Guía de Excelencias Cuba - - Summary -

Recognized as one of the most beau­ti­ful pro­vin­ces of Cu­ba, its ca­pi­tal, Cien­fue­gos, is lo­ca­ted in one of the most im­por­tant bays of the country. Po­pu­larly ca­lled “La Per­la del Sur” (The Pearl of the South,) it was foun­ded in 1819 by French im­mi­grant Luis D'clouet, from Loui­sia­na, and na­med Fer­nan­di­na de Ja­gua.

Ca­pi­tal: Cien­fue­gos Ex­ten­sion: 4 180 sq. km

Mu­ni­ci­pa­li­ties: Cien­fue­gos, Cru­ces, Pal­mi­ra, La­jas, Agua­da de Pa­sa­je­ros, Ro­das, Abreu y Cu­ma­na­ya­gua.

De­nonym: cien­fue­gue­ro/a Li­mits: it li­mits to the north with the pro­vin­ce of Vi­lla Cla­ra, to the east with the pro­vin­ce of San­cti Spí­ri­tus, to the south with the Ca­rib­bean Sea, and to the west with the pro­vin­ce of Ma­tan­zas.

Ac­cess: it can be ac­ces­sed by air th­rough Jai­me Gon­zá­lez Air­port, whi­le by land its main ac­ces­ses are the Au­to­pis­ta Na­cio­nal (Na­tio­nal High­way) and the Ca­rre­te­ra Cen­tral (Cen­tral Road) in ad­di­tion to the na­tio­nal rail network. It has a se­con­dary network of roads and high­ways that links all ur­ban settle­ments and pla­ces of in­ter­est.

PLA­CES OF IN­TER­EST 1 Par­que Mar­tí (Park)

Ave­ni­das 54 and 56 bet­ween 25th y 29th streets

Foun­ded on April 22, 1819, it is bor­de­red by the main city buil­dings and has busts and sta­tues of the city's illus­trious sons, as well as a sta­tue of Jose Mar­ti flan­ked by two mar­ble lions. On its west si­de, it has an arch of triumph un­vei­led on May 20, 1902, in com­me­mo­ra­tion of the pro­cla­ma­tion of the Re­pu­blic.

2 Ca­te­dral de la Pu­rí­si­ma Con­cep­ción (Cat­he­dral)

Ca­lle 29 bet­ween 54th y 56th streets, Tel 043 52 5297

Lo­ca­ted on the east si­de of the squa­re, its cons­truc­tion dates back to 1870. It has a splen­did in­te­rior with mar­ble floors and a co­lor­ful al­tar with Co­rint­hian co­lumns. In its win­dows, you can see stai­ned glass win­dows im­por­ted from Fran­ce af­ter 1789 and re­pre­sen­ting the 12 apostles. Tea­tro To­más Ferry (Thea­ter) 3 2703 Ave. 56 and. 27th street, Tel 043 51 3361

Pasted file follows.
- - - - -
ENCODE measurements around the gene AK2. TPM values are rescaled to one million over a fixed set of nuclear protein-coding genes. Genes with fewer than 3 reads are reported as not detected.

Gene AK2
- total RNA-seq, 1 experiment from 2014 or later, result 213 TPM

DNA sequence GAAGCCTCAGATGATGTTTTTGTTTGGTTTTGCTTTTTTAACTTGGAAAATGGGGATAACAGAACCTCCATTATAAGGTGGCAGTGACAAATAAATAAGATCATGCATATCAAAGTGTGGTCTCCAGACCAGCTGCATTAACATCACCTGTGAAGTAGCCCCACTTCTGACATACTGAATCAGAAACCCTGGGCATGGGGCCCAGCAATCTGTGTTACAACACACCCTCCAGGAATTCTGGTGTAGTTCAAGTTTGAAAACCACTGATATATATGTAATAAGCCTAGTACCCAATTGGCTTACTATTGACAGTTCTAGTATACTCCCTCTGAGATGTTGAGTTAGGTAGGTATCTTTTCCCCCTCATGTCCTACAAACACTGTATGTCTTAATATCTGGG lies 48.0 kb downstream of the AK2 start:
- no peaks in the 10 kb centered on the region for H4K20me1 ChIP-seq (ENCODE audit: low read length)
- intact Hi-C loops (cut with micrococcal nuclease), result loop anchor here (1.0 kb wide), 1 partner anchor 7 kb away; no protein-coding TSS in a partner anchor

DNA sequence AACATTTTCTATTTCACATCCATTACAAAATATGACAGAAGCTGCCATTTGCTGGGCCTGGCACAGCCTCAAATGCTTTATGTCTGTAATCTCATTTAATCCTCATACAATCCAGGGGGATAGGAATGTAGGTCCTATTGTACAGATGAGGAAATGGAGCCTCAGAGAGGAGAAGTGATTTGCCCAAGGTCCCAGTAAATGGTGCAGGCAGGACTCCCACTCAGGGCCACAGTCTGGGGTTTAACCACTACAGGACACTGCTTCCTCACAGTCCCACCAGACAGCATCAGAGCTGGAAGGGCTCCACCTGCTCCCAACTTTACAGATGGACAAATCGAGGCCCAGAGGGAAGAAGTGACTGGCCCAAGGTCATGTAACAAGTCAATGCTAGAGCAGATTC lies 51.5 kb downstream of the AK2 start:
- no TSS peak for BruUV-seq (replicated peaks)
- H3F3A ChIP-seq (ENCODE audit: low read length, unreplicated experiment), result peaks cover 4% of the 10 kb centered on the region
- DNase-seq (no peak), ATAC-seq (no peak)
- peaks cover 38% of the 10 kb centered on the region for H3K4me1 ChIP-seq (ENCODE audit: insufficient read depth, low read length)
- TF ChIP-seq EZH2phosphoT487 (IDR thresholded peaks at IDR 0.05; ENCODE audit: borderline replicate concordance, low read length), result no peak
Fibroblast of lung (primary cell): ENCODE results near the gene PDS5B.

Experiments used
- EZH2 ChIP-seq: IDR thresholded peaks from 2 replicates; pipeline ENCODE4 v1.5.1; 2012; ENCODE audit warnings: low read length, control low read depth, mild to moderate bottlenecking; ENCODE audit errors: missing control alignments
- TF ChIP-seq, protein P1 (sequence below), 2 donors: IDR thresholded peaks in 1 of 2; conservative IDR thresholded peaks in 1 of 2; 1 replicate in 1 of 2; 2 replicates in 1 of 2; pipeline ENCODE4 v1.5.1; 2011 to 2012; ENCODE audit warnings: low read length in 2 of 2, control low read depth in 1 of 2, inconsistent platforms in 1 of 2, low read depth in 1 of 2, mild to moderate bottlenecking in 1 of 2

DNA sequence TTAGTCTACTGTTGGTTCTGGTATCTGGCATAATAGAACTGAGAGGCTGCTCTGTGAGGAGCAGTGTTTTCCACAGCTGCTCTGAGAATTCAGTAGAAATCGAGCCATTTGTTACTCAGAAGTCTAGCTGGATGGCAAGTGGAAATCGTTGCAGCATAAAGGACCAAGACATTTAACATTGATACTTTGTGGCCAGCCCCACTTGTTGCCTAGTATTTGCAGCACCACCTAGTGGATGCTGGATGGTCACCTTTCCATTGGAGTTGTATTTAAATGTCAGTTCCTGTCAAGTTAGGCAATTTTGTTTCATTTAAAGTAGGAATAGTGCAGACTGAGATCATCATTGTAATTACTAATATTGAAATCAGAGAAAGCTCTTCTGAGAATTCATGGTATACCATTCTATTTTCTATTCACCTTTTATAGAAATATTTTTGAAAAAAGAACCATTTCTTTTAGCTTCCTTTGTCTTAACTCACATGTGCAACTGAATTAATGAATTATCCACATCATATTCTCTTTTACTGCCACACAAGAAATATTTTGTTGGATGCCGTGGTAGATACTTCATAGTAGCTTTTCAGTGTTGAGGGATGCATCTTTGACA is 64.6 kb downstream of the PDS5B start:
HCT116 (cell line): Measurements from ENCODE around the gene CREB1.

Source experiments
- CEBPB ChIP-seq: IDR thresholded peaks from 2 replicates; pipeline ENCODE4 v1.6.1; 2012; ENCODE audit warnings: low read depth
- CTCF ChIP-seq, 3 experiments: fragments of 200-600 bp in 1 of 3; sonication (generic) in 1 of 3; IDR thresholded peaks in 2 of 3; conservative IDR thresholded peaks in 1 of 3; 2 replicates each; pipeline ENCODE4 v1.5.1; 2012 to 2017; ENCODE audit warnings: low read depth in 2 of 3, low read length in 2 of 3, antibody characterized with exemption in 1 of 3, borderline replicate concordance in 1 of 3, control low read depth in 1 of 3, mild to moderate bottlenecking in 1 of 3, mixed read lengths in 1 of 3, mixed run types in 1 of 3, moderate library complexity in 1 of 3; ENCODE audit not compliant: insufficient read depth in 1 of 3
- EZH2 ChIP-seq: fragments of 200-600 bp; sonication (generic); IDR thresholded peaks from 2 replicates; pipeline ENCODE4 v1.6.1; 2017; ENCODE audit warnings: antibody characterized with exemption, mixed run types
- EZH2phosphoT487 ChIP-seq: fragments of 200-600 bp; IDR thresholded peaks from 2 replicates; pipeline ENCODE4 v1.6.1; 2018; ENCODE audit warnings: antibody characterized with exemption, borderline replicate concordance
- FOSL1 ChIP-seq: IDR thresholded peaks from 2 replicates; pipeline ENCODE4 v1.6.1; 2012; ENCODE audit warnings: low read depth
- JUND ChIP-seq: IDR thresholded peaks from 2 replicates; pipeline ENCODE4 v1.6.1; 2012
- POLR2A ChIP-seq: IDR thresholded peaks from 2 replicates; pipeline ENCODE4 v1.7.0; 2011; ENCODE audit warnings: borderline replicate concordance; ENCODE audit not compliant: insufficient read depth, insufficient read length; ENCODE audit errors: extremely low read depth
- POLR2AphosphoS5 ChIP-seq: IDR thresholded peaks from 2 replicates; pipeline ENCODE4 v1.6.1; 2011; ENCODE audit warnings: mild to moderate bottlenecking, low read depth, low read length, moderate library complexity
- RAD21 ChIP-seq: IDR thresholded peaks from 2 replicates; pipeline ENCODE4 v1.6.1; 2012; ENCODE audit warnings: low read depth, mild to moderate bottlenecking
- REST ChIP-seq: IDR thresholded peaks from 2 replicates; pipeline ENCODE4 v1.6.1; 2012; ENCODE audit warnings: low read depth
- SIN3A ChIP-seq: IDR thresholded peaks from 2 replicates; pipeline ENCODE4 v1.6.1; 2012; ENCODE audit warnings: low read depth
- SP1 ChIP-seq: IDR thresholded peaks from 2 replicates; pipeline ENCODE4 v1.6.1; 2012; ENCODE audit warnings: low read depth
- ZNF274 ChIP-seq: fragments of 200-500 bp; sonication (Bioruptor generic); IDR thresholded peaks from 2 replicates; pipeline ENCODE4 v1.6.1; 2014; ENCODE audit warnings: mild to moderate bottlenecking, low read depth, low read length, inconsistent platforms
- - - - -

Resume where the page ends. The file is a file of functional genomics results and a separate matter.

Built bet­ween 1890 and 1895, it bears the na­me of its pa­tron, Don To­mas Terry, a wealthy

su­gar ty­coon from this re­gion. The pros­ce­nium is sum­ptuously de­co­ra­ted and has a bas-relief with the fi­gu­re of Diony­sus in the cen­ter. With a 900-seat ca­pa­city, it is con­si­de­red one of the main thea­ters in the country, whe­re fi­gu­res such as En­ri­co Ca­ru­so, Sa­rah Ben­hardt, Ba­llet Bols­hoi and Mexican sin­ger Jorge Ne­gre­te ha­ve been pre­sen­ted.

4 Mu­seo His­tó­ri­co Pro­vin­cial (Mu­seum)

2702 Ave. 54 and 27th street, Tel 043 51 9722

Lo­ca­ted to the south of the squa­re, in the old buil­ding of the Spa­nish Club, who­se cons­truc­tion dates from 1898, it ex­hi­bits a mo­dest co­llec­tion of an­ti­qui­ties, as well as a room de­di­ca­ted to the ar­chaeo­lo­gi­cal fin­dings re­la­ted to the first in­ha­bi­tants of Ame­ri­ca.

5 Ca­sa del Fun­da­dor (Mu­seum)

Ave. 54 and. 29th streets, Tel 043 55 2144

The for­mer re­si­den­ce of the foun­der of the city Don Luis D'clouet, it trea­su­res ori­gi­nal ob­jects of its ow­ner as well as do­cu­ments re­la­ted to the history of the city and its foun­da­tion.


As the cen­tral ur­ban walk that cros­ses the city al­most all along and ends up whe­re Cien­fue­gos sea­front be­gins, it is cha­rac­te­ri­zed to ha­ve in its cen­ter ins­crip­tions, sta­tues and busts in honor of the illus­trious sons of the city, such as the ca­se of a sta­tue of Bar­to­lo­mé Ma­xi­mi­li­ano Moré,

Benny Moré, "El Bár­ba­ro del Rit­mo", one of the em­ble­ma­tic fi­gu­res of Cu­ban mu­sic and world re­now­ned for his pe­cu­liar way of sin­ging and con­duc­ting his or­ches­tra, the Ban­da Gi­gan­te, in ad­di­tion to his beau­ti­ful songs. Ma­de in bron­ze, the sta­tue is lo­ca­ted at the in­ter­sec­tion of Pra­do with Ave. 54 and was scul­pted by Jo­sé Vi­lla So­be­rón.

6 Pa­la­cio de Va­lle (Res­tau­rant)

Ca­lle 37 and Ave. 2, Tel 043 51 1003

Con­si­de­red as the je­wel and pri­de of Cien­fue­gos ar­chi­tec­tu­re, it aro­se from a mo­dest hou­se be­lon­ging to mer­chant Ce­les­tino Cá­ce­res. La­ter it was the wed­ding gift of the fat­her of Am­pa­ro Sue­ro Ro­drí­guez for his daugh­ter and his son-in-law Acis­clo del Va­lle Blan­co. The couple, af­ter their ho­ney­moon in Spain, de­ci­ded to build a uni­que vi­lla of eclec­tic sty­le, at the cost of one and a half mi­llion pe­sos. Bet­ween 1913 and 1917, crafts­men from Fran­ce, Ara­bia, Italy and Cu­ba wor­ked in the buil­ding and im­por­ted ma­te­rials from Spain, Italy and the Uni­ted Sta­tes (mar­ble, ala­bas­ter, bron­ze, glass and ce­ra­mics). Si­mi­lar to Mug­hal sty­le buil­dings, it has de­li­ca­te flo­ral mo­tifs, po­li­lo­bed ar­ches, bulb-sha­ped do­mes and de­li­ca­te ala­bas­ter ara­bes­ques. It cu­rrently hosts a res­tau­rant at­ta­ched to Ho­tel Ja­gua, and an inn.